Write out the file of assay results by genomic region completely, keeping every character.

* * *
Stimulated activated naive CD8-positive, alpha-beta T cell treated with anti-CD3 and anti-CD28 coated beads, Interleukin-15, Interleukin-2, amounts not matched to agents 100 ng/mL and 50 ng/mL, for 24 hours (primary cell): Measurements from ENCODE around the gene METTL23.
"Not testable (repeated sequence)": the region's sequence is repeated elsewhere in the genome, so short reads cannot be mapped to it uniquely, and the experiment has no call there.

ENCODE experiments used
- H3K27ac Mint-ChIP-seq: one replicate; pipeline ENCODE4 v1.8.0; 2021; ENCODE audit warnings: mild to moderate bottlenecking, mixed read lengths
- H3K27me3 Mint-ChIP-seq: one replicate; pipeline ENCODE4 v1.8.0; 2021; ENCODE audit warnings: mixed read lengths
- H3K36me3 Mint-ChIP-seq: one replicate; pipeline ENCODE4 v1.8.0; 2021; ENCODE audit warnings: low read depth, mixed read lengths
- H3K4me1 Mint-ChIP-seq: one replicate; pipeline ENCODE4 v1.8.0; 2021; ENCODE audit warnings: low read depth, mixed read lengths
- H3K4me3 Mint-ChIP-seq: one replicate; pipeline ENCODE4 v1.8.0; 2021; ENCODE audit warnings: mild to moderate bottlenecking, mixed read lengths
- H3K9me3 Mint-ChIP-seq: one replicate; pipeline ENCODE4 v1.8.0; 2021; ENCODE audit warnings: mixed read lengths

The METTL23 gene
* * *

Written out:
Stimulated activated naive CD8-positive, alpha-beta T cell treated with anti-CD3 and anti-CD28 coated beads, Interleukin-15, Interleukin-2, amounts not matched to agents 100 ng/mL and 50 ng/mL, for 24 hours (primary cell): Measurements from ENCODE around the gene METTL23.
"Not testable (repeated sequence)": the region's sequence is repeated elsewhere in the genome, so short reads cannot be mapped to it uniquely, and the experiment has no call there.

ENCODE experiments used
- H3K27ac Mint-ChIP-seq: one replicate; pipeline ENCODE4 v1.8.0; 2021; ENCODE audit warnings: mild to moderate bottlenecking, mixed read lengths
- H3K27me3 Mint-ChIP-seq: one replicate; pipeline ENCODE4 v1.8.0; 2021; ENCODE audit warnings: mixed read lengths
- H3K36me3 Mint-ChIP-seq: one replicate; pipeline ENCODE4 v1.8.0; 2021; ENCODE audit warnings: low read depth, mixed read lengths
- H3K4me1 Mint-ChIP-seq: one replicate; pipeline ENCODE4 v1.8.0; 2021; ENCODE audit warnings: low read depth, mixed read lengths
- H3K4me3 Mint-ChIP-seq: one replicate; pipeline ENCODE4 v1.8.0; 2021; ENCODE audit warnings: mild to moderate bottlenecking, mixed read lengths
- H3K9me3 Mint-ChIP-seq: one replicate; pipeline ENCODE4 v1.8.0; 2021; ENCODE audit warnings: mixed read lengths

The METTL23 gene